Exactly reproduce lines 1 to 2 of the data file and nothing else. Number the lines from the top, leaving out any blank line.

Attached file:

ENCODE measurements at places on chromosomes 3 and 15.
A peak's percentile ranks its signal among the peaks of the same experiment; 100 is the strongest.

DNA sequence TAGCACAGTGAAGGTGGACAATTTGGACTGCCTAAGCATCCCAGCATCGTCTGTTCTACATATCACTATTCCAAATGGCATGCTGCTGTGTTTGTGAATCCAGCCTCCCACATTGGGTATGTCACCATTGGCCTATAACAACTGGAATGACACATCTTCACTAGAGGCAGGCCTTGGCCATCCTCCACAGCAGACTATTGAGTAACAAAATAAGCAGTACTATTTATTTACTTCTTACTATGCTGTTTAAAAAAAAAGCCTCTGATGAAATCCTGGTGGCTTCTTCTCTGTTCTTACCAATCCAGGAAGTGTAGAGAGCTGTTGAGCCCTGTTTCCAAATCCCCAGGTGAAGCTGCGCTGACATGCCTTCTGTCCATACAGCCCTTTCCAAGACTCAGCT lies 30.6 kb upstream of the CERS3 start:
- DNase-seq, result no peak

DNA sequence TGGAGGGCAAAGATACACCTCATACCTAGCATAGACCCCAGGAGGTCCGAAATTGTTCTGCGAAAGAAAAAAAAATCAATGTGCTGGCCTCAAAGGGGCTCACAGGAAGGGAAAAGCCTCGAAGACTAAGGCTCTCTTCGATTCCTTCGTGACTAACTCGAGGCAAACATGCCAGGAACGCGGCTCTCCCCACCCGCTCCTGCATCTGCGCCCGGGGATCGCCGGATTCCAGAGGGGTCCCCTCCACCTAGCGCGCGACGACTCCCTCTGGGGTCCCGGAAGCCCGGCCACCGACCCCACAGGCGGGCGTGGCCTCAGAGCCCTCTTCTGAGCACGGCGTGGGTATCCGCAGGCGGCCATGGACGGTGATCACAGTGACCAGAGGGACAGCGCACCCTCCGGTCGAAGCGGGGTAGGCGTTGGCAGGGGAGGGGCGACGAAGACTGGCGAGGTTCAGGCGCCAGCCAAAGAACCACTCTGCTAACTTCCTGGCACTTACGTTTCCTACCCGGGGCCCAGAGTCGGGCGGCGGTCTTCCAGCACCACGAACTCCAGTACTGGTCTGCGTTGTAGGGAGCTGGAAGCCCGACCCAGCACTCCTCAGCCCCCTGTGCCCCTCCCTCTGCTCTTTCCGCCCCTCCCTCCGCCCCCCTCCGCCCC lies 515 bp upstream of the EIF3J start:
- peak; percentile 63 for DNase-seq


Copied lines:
ENCODE measurements at places on chromosomes 3 and 15.
A peak's percentile ranks its signal among the peaks of the same experiment; 100 is the strongest.